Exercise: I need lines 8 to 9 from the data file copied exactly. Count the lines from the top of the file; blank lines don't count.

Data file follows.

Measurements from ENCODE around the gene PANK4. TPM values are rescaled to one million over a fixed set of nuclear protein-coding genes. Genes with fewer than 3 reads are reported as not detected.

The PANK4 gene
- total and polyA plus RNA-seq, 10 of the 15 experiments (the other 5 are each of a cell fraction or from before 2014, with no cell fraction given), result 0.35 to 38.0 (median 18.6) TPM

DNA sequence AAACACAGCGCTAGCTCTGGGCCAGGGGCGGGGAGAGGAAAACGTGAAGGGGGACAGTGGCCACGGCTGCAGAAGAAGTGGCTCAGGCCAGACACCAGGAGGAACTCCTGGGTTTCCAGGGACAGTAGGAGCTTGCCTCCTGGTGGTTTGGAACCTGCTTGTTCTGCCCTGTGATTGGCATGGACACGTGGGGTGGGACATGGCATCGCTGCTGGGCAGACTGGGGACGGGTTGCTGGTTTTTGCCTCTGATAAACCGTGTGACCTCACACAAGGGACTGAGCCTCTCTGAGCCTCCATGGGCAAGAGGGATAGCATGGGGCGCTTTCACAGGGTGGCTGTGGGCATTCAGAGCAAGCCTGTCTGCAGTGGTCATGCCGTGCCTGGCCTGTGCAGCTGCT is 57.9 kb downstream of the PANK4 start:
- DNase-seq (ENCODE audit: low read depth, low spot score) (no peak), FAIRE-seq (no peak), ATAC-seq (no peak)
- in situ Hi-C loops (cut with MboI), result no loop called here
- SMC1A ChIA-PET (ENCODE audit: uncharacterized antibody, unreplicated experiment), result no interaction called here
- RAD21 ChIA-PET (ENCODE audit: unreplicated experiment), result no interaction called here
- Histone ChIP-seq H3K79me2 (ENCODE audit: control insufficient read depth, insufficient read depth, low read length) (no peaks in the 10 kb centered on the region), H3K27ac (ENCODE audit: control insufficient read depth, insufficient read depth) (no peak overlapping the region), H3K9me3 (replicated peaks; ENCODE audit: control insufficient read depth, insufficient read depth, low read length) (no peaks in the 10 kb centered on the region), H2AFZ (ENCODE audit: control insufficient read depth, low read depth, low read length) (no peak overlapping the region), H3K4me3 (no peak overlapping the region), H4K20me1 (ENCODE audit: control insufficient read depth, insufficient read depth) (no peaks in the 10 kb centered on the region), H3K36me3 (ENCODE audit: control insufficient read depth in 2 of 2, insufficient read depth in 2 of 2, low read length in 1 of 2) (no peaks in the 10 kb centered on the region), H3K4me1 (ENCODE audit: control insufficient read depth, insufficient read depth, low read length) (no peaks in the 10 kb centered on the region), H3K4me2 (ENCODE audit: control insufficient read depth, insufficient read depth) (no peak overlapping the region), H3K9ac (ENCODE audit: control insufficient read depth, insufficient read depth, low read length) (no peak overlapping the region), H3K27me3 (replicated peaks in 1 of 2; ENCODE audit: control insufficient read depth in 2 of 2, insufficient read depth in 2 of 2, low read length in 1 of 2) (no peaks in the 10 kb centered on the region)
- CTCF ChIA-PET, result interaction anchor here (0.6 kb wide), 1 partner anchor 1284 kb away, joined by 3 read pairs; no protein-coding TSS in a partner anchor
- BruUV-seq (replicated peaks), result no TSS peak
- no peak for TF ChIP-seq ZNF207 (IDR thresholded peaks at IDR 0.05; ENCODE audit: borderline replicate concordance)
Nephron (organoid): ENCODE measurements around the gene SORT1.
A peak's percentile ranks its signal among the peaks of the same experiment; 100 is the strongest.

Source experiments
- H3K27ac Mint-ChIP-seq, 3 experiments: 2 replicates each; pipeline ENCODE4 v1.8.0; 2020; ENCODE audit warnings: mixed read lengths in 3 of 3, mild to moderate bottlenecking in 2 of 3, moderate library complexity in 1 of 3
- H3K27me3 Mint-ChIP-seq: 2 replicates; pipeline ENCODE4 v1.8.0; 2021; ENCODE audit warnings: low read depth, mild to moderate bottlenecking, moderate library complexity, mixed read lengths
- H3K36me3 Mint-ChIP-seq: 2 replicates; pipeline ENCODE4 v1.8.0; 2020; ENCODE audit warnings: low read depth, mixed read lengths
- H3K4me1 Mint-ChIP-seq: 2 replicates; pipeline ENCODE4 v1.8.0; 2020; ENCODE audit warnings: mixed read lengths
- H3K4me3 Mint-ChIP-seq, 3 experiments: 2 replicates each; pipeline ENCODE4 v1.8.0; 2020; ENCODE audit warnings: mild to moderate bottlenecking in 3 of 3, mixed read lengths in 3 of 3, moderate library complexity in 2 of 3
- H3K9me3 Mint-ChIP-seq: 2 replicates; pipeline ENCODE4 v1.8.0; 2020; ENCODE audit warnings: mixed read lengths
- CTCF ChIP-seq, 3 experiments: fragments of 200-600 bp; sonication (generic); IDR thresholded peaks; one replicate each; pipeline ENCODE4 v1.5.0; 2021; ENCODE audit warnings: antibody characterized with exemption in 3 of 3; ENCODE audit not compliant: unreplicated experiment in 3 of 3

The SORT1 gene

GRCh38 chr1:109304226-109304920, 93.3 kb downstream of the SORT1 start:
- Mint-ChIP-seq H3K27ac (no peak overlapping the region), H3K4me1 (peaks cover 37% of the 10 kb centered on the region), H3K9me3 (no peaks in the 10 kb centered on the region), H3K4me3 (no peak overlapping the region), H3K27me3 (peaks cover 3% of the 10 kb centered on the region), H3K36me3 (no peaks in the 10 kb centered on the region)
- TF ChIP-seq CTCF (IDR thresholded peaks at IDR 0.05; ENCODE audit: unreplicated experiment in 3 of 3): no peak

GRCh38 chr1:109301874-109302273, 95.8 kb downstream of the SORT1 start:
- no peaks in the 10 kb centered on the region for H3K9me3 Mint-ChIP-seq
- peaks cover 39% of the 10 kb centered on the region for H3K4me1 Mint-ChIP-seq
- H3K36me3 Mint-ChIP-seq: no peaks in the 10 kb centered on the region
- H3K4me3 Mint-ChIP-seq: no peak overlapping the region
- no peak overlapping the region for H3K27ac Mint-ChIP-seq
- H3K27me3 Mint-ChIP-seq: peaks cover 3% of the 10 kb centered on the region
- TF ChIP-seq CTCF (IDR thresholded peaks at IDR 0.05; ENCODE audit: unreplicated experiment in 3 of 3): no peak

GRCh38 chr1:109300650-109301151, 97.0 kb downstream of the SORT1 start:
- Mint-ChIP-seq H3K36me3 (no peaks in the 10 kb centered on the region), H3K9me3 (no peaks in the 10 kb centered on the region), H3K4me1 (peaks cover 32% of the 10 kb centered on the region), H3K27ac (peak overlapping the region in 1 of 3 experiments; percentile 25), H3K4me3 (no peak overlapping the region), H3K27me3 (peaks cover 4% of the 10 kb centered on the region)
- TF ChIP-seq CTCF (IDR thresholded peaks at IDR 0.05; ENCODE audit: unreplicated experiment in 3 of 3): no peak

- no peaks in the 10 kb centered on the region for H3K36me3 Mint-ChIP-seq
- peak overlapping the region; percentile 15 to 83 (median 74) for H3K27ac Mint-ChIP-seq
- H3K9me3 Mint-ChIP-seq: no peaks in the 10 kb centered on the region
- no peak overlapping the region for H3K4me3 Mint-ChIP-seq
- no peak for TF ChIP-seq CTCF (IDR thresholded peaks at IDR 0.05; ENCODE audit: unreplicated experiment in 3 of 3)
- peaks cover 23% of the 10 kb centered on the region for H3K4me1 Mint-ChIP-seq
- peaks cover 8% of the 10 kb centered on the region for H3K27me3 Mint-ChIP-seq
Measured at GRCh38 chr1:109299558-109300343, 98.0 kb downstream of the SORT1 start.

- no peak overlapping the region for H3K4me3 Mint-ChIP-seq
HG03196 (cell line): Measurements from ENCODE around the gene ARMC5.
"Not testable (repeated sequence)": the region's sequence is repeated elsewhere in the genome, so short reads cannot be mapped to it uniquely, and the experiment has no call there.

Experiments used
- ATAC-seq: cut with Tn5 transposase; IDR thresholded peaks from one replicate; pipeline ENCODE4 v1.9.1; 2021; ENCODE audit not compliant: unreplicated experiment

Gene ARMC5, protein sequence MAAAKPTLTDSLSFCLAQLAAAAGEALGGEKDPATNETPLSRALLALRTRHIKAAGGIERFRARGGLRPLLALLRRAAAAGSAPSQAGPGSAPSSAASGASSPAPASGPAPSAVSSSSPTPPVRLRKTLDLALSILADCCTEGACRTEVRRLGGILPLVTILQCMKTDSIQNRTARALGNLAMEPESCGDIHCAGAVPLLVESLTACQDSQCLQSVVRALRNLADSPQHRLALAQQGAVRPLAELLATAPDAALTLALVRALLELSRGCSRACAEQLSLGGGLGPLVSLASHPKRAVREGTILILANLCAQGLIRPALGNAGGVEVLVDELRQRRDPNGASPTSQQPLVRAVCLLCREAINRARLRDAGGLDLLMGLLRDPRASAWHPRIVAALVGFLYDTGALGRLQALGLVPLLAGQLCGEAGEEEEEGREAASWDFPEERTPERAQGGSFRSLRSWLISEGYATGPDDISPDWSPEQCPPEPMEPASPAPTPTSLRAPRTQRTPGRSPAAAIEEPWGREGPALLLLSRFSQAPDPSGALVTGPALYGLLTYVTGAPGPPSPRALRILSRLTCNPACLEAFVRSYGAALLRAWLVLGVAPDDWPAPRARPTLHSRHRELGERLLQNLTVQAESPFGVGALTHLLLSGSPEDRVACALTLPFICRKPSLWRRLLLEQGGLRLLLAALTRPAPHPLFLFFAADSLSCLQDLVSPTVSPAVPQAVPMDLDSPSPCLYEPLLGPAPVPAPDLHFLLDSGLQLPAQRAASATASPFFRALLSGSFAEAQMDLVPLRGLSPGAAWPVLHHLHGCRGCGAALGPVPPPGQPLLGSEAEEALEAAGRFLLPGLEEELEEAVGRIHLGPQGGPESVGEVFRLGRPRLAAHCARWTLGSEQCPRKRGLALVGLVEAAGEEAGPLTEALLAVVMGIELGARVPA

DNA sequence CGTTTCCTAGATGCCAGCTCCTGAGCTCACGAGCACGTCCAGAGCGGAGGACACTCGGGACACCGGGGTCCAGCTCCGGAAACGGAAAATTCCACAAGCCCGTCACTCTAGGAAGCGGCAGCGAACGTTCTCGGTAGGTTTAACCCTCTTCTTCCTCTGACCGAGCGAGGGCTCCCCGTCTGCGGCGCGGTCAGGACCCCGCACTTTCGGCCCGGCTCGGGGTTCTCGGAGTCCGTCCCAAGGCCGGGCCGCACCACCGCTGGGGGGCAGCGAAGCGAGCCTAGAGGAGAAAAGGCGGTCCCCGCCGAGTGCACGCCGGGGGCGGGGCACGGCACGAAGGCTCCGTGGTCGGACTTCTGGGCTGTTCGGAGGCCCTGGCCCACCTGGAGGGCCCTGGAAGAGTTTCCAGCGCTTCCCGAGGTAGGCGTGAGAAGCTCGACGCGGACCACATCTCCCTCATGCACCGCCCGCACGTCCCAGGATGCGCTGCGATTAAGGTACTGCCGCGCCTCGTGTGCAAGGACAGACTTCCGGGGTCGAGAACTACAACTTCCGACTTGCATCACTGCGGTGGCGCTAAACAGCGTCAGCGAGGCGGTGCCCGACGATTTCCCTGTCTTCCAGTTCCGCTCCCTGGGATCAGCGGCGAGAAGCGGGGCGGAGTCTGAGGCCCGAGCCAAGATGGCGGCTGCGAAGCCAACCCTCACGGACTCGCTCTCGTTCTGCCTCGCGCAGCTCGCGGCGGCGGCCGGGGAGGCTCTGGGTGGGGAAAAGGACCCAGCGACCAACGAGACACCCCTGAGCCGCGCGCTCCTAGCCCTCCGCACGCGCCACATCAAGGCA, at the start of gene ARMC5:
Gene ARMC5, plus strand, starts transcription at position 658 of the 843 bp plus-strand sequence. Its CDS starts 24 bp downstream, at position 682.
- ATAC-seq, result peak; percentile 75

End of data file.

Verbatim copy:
- RAD21 ChIA-PET (ENCODE audit: unreplicated experiment), result no interaction called here
- Histone ChIP-seq H3K79me2 (ENCODE audit: control insufficient read depth, insufficient read depth, low read length) (no peaks in the 10 kb centered on the region), H3K27ac (ENCODE audit: control insufficient read depth, insufficient read depth) (no peak overlapping the region), H3K9me3 (replicated peaks; ENCODE audit: control insufficient read depth, insufficient read depth, low read length) (no peaks in the 10 kb centered on the region), H2AFZ (ENCODE audit: control insufficient read depth, low read depth, low read length) (no peak overlapping the region), H3K4me3 (no peak overlapping the region), H4K20me1 (ENCODE audit: control insufficient read depth, insufficient read depth) (no peaks in the 10 kb centered on the region), H3K36me3 (ENCODE audit: control insufficient read depth in 2 of 2, insufficient read depth in 2 of 2, low read length in 1 of 2) (no peaks in the 10 kb centered on the region), H3K4me1 (ENCODE audit: control insufficient read depth, insufficient read depth, low read length) (no peaks in the 10 kb centered on the region), H3K4me2 (ENCODE audit: control insufficient read depth, insufficient read depth) (no peak overlapping the region), H3K9ac (ENCODE audit: control insufficient read depth, insufficient read depth, low read length) (no peak overlapping the region), H3K27me3 (replicated peaks in 1 of 2; ENCODE audit: control insufficient read depth in 2 of 2, insufficient read depth in 2 of 2, low read length in 1 of 2) (no peaks in the 10 kb centered on the region)